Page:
Journal Article

The WiggleZ Dark Energy Survey: the selection function and <i>z</i>= 0.6 galaxy power spectrum

Chris Blake, Sarah Brough, Matthew Colless, Warrick Couch, Scott Croom, Tamara Davis, Michael J. Drinkwater, Karl Forster, Karl Glazebrook, Ben Jelliffe, Russell J. Jurek, I-hui Li, Barry Madore, Chris Martin, Kevin Pimbblet, Gregory B. Poole, Michael Pracy, Rob Sharp, Emily Wisnioski, David Woods and Ted Wyder

in Monthly Notices of the Royal Astronomical Society

Published on behalf of The Royal Astronomical Society

Volume 406, issue 2, pages 803-821
Published in print August 2010 | ISSN: 0035-8711
Published online July 2010 | e-ISSN: 1365-2966 | DOI: http://dx.doi.org/10.1111/j.1365-2966.2010.16747.x
The WiggleZ Dark Energy Survey: the selection function and z= 0.6 galaxy power spectrum

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We report one of the most accurate measurements of the three-dimensional large-scale galaxy power spectrum achieved to date, using 56 159 redshifts of bright emission-line galaxies at effective redshift z≈ 0.6 from the WiggleZ Dark Energy Survey at the Anglo-Australian Telescope. We describe in detail how we construct the survey selection function allowing for the varying target completeness and redshift completeness. We measure the total power with an accuracy of approximately 5 per cent in wavenumber bands of Δk= 0.01 h Mpc−1. A model power spectrum including non-linear corrections, combined with a linear galaxy bias factor and a simple model for redshift-space distortions, provides a good fit to our data for scales k < 0.4 h Mpc−1. The large-scale shape of the power spectrum is consistent with the best-fitting matter and baryon densities determined by observations of the cosmic microwave background radiation. By splitting the power spectrum measurement as a function of tangential and radial wavenumbers, we delineate the characteristic imprint of peculiar velocities. We use these to determine the growth rate of structure as a function of redshift in the range 0.4 < z < 0.8, including a data point at z= 0.78 with an accuracy of 20 per cent. Our growth rate measurements are a close match to the self-consistent prediction of the Λ cold dark matter model. The WiggleZ survey data will allow a wide range of investigations into the cosmological model, cosmic expansion and growth history, topology of cosmic structure and Gaussianity of the initial conditions. Our calculation of the survey selection function will be released at a future date via our website wigglez.swin.edu.au.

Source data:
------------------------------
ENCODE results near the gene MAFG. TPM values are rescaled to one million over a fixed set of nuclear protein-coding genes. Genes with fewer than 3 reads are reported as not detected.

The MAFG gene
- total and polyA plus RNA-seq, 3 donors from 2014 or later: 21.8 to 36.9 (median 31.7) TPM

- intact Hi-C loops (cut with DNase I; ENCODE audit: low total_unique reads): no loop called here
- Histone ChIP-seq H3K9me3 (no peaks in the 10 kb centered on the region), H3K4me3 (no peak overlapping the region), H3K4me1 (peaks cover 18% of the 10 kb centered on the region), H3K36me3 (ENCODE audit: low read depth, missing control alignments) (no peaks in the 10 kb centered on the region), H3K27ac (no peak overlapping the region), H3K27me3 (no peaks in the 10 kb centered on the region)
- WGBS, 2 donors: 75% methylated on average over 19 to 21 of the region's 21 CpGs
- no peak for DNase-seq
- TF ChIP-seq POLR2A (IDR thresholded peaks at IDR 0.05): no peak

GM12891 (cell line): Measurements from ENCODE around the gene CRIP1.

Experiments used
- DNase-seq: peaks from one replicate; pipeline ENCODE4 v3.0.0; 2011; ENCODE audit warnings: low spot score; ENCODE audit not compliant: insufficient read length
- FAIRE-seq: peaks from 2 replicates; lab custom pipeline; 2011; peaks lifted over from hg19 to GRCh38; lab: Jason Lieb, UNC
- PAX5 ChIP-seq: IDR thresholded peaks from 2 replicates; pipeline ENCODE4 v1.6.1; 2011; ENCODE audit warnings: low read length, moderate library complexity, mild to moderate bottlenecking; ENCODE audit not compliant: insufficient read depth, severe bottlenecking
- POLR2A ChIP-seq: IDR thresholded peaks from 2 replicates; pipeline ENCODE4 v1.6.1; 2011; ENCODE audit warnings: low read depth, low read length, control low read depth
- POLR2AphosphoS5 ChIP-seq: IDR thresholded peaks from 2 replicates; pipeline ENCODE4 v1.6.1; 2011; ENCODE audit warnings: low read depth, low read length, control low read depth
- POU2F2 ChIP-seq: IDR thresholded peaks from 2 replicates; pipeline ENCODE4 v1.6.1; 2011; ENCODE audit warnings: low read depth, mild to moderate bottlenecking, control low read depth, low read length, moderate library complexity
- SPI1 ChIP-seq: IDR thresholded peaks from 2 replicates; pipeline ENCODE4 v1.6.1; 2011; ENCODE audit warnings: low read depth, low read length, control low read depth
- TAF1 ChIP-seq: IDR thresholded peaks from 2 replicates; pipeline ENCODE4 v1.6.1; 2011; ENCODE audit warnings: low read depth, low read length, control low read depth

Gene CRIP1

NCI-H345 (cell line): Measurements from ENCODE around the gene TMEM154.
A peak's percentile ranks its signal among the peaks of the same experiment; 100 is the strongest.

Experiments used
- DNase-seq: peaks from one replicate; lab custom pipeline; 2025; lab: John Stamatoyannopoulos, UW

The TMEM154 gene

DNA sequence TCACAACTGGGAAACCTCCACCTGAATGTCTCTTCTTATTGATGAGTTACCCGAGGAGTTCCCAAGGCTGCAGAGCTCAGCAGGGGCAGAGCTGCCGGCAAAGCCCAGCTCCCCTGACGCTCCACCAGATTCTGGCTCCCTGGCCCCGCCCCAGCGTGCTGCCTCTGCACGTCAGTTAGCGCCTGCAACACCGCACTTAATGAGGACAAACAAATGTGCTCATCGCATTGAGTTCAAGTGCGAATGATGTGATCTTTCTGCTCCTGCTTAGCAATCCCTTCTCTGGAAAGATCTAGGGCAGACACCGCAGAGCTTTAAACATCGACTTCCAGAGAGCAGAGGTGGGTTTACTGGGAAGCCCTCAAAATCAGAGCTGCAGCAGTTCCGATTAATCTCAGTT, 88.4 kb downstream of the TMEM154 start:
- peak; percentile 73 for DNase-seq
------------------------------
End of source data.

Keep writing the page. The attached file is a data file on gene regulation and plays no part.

Keywords: surveys; cosmological parameters; large-scale structure of Universe

Journal Article.  12582 words.  Illustrated.

Subjects: Astronomy and Astrophysics

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